Adding purple to my color wheel
Yesterday I alluded to a time where I had a really bad start to a project. One summer while travelling back to my childhood home, I asked one of my two grandmothers to teach me to crochet. I had just started knitting, and everyone remarked that crocheting was so much easier, implying that I should have started there. Both of my grandmothers are talented when it comes to cooking, sewing, crocheting, and quilting. Nanny dabbled in just about every craft imaginable and was an amazing florist, and Mama was a professional seamstress who now crochets to keep her hands busy. The amazing thing is that both share the same birthday (albeit 5 years apart) – today.
One is celebrating her first birthday surrounded by loved ones in heaven, and the other celebrates 89 young years. This baby afghan started six years ago almost never came to fruition. Following the passing of Nanny in December, I just couldn’t let it lie unfinished.
When I started the project, I was visiting at Mama’s house, and asked her to teach me to crochet. A quick trip to the Mecca of the South provided tutor and pupil with the needed supplies. I don’t know what in the world possessed me to buy purple yarn – because it was and still is my least favorite color. (Sorry to my Minnesota neighbors, Vikings colors and all.)
While my grandmothers are equally special in my heart, they couldn’t be any more different. One is just a plain old purple girl, and the other is definitely a mauve maven. As different as they are, they share a love of the color purple. Maybe their shared love is what guided that yarn purchase, but other than to make a Vikings scarf, I have never had much interest in purple yarn since.
When we sat down to start our lesson, I tried as hard as I could but didn’t find it easy or enjoyable. This isn’t a condemnation of the teacher, because she was as patient as Job. No matter what I did, my motor muscle memory was still in training for two needles – not one hook. I completed maybe 2 or 3 inches of the afghan before it was time to load up the minivan with suitcases, coolers, and oh yes, kiddos to head on down to Florida.
At Nanny’s house, she critiqued the work and gushed about the color. She wanted to see how many stitches Mama suggested to create the ripple pattern. She, too, offered encouragement, but even her tutelage really wasn’t getting me anywhere. At this point, five inches total were done.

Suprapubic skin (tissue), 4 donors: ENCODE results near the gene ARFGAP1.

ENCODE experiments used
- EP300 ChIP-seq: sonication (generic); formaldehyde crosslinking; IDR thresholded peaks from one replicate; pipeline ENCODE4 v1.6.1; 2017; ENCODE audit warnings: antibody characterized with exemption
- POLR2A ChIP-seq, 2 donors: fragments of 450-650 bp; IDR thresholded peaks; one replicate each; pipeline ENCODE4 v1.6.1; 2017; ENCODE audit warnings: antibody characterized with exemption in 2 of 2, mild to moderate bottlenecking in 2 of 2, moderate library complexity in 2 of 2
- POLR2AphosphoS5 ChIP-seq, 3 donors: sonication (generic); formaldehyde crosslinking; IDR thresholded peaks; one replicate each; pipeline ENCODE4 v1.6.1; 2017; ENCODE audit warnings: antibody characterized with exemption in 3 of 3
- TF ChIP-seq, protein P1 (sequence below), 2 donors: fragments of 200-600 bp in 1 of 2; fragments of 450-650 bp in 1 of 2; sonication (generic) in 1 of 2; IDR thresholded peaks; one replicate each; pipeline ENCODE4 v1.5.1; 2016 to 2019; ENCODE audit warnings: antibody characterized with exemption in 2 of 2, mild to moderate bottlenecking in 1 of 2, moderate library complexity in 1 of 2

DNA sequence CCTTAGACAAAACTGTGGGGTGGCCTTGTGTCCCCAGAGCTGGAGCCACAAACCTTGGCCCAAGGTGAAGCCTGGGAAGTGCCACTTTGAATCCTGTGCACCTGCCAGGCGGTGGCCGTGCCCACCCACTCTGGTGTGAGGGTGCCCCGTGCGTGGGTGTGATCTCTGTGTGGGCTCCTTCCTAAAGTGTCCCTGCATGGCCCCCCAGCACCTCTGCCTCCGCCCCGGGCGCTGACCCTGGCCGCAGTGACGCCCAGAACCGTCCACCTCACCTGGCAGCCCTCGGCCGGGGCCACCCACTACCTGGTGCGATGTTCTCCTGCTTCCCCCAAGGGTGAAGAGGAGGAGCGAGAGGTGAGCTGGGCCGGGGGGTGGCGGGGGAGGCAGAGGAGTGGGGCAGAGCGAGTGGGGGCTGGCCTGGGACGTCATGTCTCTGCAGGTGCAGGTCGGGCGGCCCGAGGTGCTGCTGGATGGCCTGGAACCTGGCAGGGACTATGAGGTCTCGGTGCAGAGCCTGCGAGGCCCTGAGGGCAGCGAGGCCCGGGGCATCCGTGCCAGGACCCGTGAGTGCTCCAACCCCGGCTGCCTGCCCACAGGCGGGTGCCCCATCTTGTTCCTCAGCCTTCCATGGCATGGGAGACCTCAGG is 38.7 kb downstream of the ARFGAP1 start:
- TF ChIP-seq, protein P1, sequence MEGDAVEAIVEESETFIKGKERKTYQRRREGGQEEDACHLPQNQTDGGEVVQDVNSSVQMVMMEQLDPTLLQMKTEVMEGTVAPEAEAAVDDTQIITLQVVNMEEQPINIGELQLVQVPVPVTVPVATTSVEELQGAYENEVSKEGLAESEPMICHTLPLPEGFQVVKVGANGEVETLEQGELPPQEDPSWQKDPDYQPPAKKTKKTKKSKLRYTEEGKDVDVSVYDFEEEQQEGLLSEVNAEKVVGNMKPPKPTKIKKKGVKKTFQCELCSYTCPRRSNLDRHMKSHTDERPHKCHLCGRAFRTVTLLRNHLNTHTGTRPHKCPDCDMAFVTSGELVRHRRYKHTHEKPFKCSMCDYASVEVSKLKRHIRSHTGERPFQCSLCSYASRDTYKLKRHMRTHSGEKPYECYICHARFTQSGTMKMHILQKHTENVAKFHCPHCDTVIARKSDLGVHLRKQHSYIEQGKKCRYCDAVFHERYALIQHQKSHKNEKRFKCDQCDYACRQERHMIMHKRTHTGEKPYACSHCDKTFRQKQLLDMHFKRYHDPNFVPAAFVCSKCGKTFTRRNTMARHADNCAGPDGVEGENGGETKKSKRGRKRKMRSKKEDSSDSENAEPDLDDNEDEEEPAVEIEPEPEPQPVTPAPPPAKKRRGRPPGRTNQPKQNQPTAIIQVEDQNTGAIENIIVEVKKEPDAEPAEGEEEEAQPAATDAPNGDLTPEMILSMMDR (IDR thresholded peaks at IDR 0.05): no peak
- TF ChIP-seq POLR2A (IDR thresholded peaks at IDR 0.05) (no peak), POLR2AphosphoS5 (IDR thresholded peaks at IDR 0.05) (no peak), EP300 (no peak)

One not to give in too quickly, I took the whole works on a 4-H trip, working while we traversed by Amtrak from Minnesota to New York. After that trip, the whole kit and caboodle (all seven inches) went in the recesses of the craft buckets, not to be seen again until this last December.
Like a beacon from a lighthouse providing hope and guidance to wayward sailors, the afghan became a vestige of hope for a brokenhearted granddaughter, one who would never this side of heaven be able to work collectively with both of them again. After tackling the Granny squares mentioned yesterday, I was equipped with more confidence and ready to complete the long forgotten baby blanket.
The resurgence of new found interest was not without problems. Thankfully, I could phone a friend (Mama) and get a few more tidbits of instruction. Also, when you start a project six years earlier, most likely dye lots have changed on the yarn. So rather than one seamless project it became a tribute to all things purple in memory of Nanny and in honor of Mama.
One evening as I was close to finishing the afghan, my sweet little Clo climbed up in my lap and asked the most beautiful question.
“Momma, who is going to get this blanket?”
My response was one of uncertainty. Her cherubic face and inquiry brought me to tears.
“Since I love purple, I have been thinking. Someday, I am going to have a little girl of my own. Could we save this afghan for her?”
With tears streaming down my face, I agreed to that request, knowing in my heart when I meet this future granddaughter I am going to tell her all about her great-great- grandmothers and how amazingly colorful they both were, in the life of girl who needed just a little more purple.
Happy 84th Birthday in Heaven, Nanny! Happy 89th Birthday in Alabama, Mama!